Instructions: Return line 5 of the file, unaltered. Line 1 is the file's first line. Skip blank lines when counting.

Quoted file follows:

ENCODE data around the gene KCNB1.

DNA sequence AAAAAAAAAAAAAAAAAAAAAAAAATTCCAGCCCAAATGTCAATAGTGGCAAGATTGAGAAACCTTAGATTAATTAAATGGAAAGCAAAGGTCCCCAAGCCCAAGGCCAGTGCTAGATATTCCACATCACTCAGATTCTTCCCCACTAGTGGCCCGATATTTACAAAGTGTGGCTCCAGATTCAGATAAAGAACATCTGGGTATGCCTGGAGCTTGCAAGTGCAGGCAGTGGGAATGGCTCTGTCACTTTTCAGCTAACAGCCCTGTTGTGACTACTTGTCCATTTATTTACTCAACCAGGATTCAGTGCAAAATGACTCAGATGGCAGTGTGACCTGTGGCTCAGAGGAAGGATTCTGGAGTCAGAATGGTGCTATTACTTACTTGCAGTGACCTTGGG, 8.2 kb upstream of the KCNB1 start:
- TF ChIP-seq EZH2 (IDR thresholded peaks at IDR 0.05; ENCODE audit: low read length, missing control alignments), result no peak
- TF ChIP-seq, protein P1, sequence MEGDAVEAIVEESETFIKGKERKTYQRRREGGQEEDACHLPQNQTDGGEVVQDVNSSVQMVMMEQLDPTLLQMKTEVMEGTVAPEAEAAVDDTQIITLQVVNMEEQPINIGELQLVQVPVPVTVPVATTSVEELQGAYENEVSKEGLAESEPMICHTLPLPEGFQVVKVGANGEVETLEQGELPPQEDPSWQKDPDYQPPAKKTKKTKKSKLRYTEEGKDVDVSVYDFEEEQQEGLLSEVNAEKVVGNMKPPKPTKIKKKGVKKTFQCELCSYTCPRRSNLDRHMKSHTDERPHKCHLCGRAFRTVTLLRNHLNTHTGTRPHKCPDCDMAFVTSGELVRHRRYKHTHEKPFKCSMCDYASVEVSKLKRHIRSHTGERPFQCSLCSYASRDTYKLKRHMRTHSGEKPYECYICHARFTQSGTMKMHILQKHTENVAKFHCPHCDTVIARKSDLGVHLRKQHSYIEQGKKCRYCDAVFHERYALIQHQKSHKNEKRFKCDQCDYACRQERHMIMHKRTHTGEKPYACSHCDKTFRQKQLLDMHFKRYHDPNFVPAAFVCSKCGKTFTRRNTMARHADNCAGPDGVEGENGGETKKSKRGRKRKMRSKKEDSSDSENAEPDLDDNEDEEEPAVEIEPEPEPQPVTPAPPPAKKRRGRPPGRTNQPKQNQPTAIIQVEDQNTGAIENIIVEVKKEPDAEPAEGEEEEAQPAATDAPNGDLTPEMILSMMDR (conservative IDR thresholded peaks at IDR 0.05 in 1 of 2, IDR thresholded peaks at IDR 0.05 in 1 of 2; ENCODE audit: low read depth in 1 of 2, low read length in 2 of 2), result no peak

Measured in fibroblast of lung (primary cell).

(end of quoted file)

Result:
Measured in fibroblast of lung (primary cell).